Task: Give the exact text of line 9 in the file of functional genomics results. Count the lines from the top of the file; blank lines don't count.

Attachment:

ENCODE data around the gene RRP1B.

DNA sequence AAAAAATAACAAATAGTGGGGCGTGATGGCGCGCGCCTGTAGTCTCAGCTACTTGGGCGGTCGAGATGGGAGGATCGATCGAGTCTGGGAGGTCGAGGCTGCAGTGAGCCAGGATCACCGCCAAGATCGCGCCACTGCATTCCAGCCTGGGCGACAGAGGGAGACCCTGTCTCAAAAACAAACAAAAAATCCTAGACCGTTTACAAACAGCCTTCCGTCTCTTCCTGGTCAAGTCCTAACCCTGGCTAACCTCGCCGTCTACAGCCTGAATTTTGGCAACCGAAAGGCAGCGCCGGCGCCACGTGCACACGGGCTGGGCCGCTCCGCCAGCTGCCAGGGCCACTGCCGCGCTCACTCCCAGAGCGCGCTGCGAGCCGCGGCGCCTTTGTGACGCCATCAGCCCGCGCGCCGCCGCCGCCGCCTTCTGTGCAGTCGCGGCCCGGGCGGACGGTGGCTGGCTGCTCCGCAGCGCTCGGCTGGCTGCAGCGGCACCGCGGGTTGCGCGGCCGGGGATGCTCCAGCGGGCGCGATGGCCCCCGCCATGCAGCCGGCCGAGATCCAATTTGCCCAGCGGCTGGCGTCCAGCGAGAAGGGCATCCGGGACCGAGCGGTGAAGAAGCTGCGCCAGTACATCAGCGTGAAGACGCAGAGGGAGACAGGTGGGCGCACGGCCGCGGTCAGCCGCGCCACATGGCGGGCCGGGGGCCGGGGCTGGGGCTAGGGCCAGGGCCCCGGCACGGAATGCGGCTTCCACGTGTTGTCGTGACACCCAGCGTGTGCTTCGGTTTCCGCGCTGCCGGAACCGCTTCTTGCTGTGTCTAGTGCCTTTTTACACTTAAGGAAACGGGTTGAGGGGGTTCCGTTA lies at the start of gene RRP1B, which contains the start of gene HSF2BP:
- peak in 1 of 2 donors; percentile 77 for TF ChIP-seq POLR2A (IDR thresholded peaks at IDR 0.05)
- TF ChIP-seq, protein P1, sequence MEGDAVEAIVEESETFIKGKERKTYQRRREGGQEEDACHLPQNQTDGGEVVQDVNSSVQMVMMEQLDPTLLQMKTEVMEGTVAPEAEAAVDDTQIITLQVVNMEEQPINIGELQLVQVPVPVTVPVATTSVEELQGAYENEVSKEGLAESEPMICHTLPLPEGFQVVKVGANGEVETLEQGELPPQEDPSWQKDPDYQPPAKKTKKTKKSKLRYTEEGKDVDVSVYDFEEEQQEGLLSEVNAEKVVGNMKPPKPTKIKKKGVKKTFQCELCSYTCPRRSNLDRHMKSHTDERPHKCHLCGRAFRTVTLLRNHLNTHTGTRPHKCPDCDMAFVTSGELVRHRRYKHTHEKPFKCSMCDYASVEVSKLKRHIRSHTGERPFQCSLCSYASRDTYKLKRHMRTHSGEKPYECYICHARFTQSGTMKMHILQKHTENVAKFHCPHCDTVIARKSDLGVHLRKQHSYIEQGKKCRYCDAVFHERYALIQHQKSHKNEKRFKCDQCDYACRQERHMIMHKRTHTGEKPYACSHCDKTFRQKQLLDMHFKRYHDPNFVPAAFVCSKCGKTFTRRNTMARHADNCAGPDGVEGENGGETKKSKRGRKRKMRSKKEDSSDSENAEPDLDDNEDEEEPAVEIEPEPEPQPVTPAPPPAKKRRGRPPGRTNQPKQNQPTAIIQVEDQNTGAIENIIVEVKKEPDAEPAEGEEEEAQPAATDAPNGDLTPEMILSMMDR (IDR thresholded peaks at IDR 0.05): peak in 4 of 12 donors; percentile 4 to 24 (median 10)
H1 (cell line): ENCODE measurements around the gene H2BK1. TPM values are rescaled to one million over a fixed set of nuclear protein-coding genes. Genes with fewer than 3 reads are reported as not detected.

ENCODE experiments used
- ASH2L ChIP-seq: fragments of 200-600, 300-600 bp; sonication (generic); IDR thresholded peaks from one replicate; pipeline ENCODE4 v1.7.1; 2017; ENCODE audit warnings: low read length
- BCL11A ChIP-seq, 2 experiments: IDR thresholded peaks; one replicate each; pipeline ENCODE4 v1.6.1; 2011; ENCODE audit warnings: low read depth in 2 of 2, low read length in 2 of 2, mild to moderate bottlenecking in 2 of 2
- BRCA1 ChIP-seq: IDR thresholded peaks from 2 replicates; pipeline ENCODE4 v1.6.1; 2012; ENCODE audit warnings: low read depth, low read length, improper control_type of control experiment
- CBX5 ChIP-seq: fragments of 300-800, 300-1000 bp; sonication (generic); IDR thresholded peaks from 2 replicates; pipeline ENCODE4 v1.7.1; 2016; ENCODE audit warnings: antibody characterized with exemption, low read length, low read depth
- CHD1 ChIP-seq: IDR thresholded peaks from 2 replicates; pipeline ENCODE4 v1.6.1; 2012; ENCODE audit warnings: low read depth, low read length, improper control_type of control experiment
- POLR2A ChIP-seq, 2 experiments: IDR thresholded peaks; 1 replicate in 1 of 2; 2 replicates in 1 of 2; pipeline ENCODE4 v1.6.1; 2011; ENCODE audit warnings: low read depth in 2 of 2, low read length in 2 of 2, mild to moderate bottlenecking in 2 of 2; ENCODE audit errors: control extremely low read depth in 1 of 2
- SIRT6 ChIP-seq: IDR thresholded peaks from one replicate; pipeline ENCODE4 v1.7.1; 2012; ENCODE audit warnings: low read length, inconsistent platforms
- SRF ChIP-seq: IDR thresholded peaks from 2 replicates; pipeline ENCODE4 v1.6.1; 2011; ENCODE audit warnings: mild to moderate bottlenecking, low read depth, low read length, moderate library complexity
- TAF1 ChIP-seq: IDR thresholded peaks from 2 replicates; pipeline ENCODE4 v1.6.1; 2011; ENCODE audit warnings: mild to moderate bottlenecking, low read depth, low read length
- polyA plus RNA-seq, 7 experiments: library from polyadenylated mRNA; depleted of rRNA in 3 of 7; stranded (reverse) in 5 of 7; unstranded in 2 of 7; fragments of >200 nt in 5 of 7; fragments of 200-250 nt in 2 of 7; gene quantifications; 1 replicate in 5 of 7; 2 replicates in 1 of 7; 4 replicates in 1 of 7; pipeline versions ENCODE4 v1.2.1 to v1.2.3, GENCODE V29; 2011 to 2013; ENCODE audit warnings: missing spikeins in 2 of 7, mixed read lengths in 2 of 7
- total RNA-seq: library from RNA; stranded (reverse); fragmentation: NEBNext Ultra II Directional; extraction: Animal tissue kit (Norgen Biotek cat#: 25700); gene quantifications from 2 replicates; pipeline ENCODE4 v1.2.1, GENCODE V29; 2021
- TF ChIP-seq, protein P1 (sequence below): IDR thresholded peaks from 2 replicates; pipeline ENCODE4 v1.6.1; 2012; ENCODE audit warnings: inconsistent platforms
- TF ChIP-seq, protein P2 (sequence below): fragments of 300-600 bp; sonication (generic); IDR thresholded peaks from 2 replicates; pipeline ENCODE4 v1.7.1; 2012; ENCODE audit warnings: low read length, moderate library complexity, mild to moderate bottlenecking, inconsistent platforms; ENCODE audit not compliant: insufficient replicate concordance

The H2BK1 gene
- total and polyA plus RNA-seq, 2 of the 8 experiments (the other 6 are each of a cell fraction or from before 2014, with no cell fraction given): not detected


- BRCA1 ChIP-seq: IDR thresholded peaks from 2 replicates; pipeline ENCODE4 v1.6.1; 2012; ENCODE audit warnings: low read depth, low read length, improper control_type of control experiment